Intel Core i7-3770K Review: A Small Step Up For Ivy Bridge

Benchmark Results: Sandra 2012 SP3

More so than PCMark or 3DMark, Sandra is good for extracting the potential performance from each of these CPUs.

Clearly, the six-core Sandy Bridge-E parts serve up the highest numbers in Sandra’s Arithmetic test. Ivy Bridge’s slight IPC improvements translate into a comparably slim advantage over Core i7-2700K, and both of those parts are substantially faster than the remaining three processors.

I broke out the multimedia results into two charts, since Phenom II doesn’t support AVX. Integer performance is a strong suit for AMD’s FX processor, which makes sense given its eight integer cores. Floating-point throughput isn’t as compelling. Again, that’s expected given the shared nature of the architecture’s resources devoted to floating-point math.

Leveraging AVX instructions, the eight-core FX is even able to outperform Intel’s Core i7-3770K in the integer component of this test. AMD is humbled by the floating-point portion, though, succumbing even to Intel’s Core i5-2550K. Its four modules (with four corresponding floating-point units) cannot keep up.

Ivy Bridge, meanwhile, is only marginally faster than Sandy Bridge at the same clock rate.

The clear winners here are the Core i7-3960X and 3930K, which brute-force the test using six cores.

Hardware support for AES encryption and decryption means that the Ivy Bridge, Sandy Bridge, and Bulldozer architectures can operate on data as fast as it’s delivered. Thus, the AES256 results scale according to memory bandwidth—the bottleneck in this equation. SHA hashing is a much slower process, which is dominated by the Sandy Bridge-E-based parts.

And here are the bandwidth numbers to drive our Cryptography test results home. Operating at the same DDR3-1600 data rate, Ivy Bridge doesn’t demonstrate any advantage over Sandy Bridge, and in fact realizes slightly less overall throughput.

During the course of my review, SiSoftware issued Sandra 2012 SP4 based on discussions between Adrian Silasi and I about how the software addresses the clock rates of CPUs with dynamic frequency adjustment like Turbo Boost and Turbo Core.

Because I had all of my data compiled using SP3, though, I decided to use the older build, which reports results based on rated clocks, rather than actual clocks. And really, that decision was made based on the fact that Ivy Bridge and Sandy Bridge demonstrate nearly identical behavior, suggesting very similar cache latencies. Moving forward, I’ll swap over to SP4. But for now, the desired effect is achieved.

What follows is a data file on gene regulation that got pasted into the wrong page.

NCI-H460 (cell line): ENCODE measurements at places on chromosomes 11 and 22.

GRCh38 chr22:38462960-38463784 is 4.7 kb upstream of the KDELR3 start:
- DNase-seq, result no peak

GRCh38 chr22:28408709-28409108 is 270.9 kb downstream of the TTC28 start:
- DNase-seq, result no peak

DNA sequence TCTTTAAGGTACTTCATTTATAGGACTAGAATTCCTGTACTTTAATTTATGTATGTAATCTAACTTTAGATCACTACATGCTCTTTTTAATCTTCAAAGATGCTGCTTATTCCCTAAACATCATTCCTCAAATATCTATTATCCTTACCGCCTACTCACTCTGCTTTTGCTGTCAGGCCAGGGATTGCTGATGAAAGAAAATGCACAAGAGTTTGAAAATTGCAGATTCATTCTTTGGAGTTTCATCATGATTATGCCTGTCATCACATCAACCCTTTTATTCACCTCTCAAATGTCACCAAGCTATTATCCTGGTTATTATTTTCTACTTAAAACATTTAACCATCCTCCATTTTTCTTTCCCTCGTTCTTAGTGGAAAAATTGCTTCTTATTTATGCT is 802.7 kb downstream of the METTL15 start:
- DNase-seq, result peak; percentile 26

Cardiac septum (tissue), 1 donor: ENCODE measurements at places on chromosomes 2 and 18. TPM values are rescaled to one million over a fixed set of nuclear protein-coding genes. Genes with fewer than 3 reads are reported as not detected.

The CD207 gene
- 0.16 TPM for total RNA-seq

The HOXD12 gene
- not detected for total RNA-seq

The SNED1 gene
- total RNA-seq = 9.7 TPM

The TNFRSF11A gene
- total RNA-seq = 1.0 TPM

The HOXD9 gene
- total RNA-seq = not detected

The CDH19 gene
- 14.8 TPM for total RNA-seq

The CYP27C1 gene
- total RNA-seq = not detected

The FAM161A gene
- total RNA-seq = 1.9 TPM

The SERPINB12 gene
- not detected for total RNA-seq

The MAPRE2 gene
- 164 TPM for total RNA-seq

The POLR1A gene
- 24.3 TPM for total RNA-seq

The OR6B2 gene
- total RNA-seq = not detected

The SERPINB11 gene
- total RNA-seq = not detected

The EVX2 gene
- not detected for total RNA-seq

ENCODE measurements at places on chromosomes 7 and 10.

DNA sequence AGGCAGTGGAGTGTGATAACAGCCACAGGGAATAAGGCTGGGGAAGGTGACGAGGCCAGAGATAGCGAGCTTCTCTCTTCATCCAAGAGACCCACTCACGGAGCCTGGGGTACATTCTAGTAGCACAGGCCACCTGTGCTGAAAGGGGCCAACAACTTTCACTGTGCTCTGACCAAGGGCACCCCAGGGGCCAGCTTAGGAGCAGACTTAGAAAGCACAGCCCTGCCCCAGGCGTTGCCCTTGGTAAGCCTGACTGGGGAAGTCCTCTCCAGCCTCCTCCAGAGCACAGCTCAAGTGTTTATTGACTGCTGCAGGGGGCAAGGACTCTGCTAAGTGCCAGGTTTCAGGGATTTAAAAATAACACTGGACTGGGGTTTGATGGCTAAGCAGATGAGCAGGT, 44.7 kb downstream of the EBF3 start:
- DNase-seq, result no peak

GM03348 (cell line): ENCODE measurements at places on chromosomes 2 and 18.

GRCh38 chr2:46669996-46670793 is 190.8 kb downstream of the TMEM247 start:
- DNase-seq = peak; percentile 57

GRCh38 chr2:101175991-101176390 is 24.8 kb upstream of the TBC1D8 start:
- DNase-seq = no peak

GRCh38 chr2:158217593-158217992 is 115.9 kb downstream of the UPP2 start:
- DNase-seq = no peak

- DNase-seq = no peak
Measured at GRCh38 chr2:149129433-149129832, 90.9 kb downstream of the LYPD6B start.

Chris Angelini
Chris Angelini is an Editor Emeritus at Tom's Hardware US. He edits hardware reviews and covers high-profile CPU and GPU launches.
  • tecmo34
    Nice Review Chris...

    Looking forward to the further information coming out this week on Ivy Bridge, as I was initially planning on buying Ivy Bridge, but now I might turn to Sandy Bridge-E
  • Maziar
    Great review as always Chris! looks like I'm staying with my 2500k for a while!
  • jaquith
    Great and long waited review - Thanks Chris!

    Temps as expected are high on the IB, but better than early ES which is very good.

    Those with their SB or SB-E (K/X) should be feeling good about now ;)
  • xtremexx
    saw this just pop up on google, posted 1 min ago, anyway im probably going to update i have a core i3 2100 so this is pretty good.
  • ojas
    it's heeearrree!!!!! lol i though intel wan't launching it, been scouring the web for an hour for some mention.

    Now, time to read the review. :D
  • zanny
    It gets higher temps at lower frequencies? What the hell did Intel break?

    I really wish they would introduce a gaming platform between their stupidly overpriced x79esque server platform and the integrated graphics chips they are pushing mainstream. 50% more transistors should be 30% or so more performance or a much smaller chip, but gamers get nothing out of Ivy Bridge.
    It makes sense Intel is making this its quickest ramp ever, as they see ARM on the horizon in today's changing market.
    They're using their process to get to places they'll need to get to in the future
  • verbalizer
    OK after reading most of the review and definitely studying the charts;
    I have a few things on my mind.

    1.) AMD - C'mon and get it together, you need to do better...2.) imagine if Intel made an i7-2660K or something like the i5-2550K they have now.
    3.) SB-E is not for gaming (too highly priced...) compared to i7 or i5 Sandy Bridge
    4.) Ivy Bridge runs hot.......
    5.) IB average 3.7% faster than i7 SB and only 16% over i5 SB = not worth it
    6.) AMD - C'mon and get it together, you need to do better...
    (moderator edit..)
  • Pezcore27
    Good review.

    To me it shows 2 main things. 1) that Ivy didn't improve on Sandy Bridge as much as Intel was hoping it would, and 2) just how far behind AMD actually is...
  • tmk221
    It's a shame that this chip is marginally faster than 2700k. I guess it's all AMD fault. there is simply no pressure on Intel. Otherwise they would already moved to 8, 6, and 4 cores processors. Especially now when they have 4 cores under 77W.

    Yea yea I know most apps won't use 8 cores, but that's only because there was no 8 cores processors in past, not the other way around